Foremilk and hindmilk – what does this mean?

By Kelly Bonyata, BS, IBCLC

Normally the changing fat content of milk doesn’t require any thought at all. This is an explanation of how it works, and why it is recommended to allow your baby to finish the first breast before offering the second (instead of switching sides while baby is actively breastfeeding).

foremilk-hindmilkThe breast only makes one type of milk (which has a relatively high fat content). Because of the mechanics of milk release, the amount of fat in the milk available to baby gradually changes as a feed progresses. As milk is produced in the breast, the fat globules in the milk tend to stick to each other and to the walls of the alveoli (where the milk is made). Between feedings, milk collects in the breasts and gradually moves out toward the nipple, leaving more and more of the fat “stuck” further back in the milk ducts. The more time between milk removal (feeding or expression), the lower the fat content of the milk available to baby at the beginning of the feeding.

Foremilk and hindmilk are not different types of milk–they are only terms that refer to whether we’re looking at milk at the start or end of a feeding. The term foremilk refers to the milk at the beginning of a feeding; hindmilk refers to milk at the end of a feeding, which has a higher fat content than the milk at the beginning of that particular feeding. There is no sharp distinction between foremilk and hindmilk–the change is very gradual. Research from Peter Hartmann’s group tells us that fat content of the milk is primarily determined by the emptiness of the breast — the less milk in the breast, the higher the fat content.

Once the let-down (or Milk Ejection Reflex/MER) is triggered (by baby’s nursing, pumping, etc.), the milk is squeezed down the ducts until it becomes accessible to the baby. Milk production is not faster during letdown – the flow is simply faster. There are several let-downs per feed, although most mothers only sense the first one.

As the breast starts to empty, the fat globules begin to dislodge and move down the ducts (let-down facilitates this process). So the further into the feed, the higher the fat content of the milk, as more and more fat globules are forced out. The end result is that the milk gradually increases in fat as the feeding progresses.

! Your breasts don’t “flip a switch” at some arbitrary point and start producing hindmilk instead of foremilk. Instead, think of the beginning of a nursing session as being like turning on a hot water faucet.The first water you get out of the tap isn’t usually hot, but cold. As the water runs, it gradually gets warmer and warmer and warmer. This is what happens with the fat content in mom’s milk – moms’s milk gradually increases in fat content until the end of the feeding.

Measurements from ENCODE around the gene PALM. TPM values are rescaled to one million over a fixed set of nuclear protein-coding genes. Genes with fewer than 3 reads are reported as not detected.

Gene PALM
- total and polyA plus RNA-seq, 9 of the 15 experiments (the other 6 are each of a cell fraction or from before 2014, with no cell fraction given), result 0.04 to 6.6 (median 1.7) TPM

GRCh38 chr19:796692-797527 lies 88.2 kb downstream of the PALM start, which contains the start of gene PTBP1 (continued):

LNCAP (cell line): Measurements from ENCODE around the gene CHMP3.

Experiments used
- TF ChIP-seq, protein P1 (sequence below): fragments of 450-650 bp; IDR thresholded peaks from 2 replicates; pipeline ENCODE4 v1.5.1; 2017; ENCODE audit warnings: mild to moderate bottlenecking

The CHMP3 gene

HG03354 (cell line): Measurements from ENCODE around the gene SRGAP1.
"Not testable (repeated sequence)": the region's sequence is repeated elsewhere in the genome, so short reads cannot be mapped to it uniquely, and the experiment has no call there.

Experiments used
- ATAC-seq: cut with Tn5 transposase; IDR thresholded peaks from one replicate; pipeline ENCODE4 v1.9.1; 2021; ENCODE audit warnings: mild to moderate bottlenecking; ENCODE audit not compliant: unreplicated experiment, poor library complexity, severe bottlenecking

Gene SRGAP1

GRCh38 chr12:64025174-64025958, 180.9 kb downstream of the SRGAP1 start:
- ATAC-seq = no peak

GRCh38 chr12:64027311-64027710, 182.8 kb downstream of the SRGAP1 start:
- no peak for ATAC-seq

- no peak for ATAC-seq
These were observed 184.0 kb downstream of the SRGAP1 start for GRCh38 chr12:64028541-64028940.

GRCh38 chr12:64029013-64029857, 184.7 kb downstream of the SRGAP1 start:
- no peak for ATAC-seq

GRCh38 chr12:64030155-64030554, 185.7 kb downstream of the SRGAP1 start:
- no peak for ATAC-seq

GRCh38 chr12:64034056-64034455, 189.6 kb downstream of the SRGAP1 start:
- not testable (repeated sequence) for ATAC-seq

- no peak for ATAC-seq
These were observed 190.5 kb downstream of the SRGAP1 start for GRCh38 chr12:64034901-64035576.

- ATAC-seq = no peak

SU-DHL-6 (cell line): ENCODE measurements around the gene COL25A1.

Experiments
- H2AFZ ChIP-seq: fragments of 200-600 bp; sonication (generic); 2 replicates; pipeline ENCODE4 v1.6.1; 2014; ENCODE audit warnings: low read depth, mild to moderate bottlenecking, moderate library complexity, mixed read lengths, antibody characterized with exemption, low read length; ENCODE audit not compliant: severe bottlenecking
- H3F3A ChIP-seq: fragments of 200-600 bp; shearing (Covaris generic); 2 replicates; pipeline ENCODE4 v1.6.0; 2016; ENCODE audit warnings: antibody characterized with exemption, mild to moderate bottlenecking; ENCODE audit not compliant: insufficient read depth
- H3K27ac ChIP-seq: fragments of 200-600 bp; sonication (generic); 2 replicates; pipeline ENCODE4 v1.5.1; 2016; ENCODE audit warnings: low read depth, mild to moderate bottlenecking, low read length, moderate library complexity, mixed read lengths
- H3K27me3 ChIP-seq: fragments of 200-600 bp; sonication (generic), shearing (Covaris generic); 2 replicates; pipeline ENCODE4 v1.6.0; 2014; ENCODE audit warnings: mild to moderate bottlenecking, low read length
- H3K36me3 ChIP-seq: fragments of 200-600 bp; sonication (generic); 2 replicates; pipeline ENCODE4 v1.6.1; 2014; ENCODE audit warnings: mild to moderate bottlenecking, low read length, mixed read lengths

Since fat content is is directly related to the degree of emptiness of the breast, it is possible, depending upon nursing pattern, for fat content to be higher at the beginning of a particular feeding than it is at the end of some other feeding.

!Now think about the hot water faucet again. If there is a long period of time before the faucet is used again, then you go through the “cold to hot” process once more, but if you turn the water on fairly soon after it was used then the water is either pretty warm or still hot, depending upon how long it’s been since the faucet was last on.This is how it works with mother’s milk too – the longer the time between feedings, the lower the fat content at the beginning of the next feeding. If feedings are closer together, you’re starting off with a higher fat content.

As a particular feeding progresses, fat content increases, milk volume and flow decrease, and milk synthesis speeds up. Because every baby varies in the amount of time it takes him to receive his fill of the higher-fat milk at the end of the feeding, it is important not to switch breasts while baby is actively nursing.


Frequently Asked Questions about Milk Production @ KellyMom

How does milk production work? @ KellyMom

Worries About Foremilk and Hindmilk by Nancy Mohrbacher, IBCLC, FILCA

Foremilk and Hindmilk: In Quest of an Elusive Arbitrary Switch by Anne-Marie Ablett

Forceful Let-down (Milk Ejection Reflex) & Oversupply @ KellyMom

Many thanks to Paula Yount of for the great analogy!

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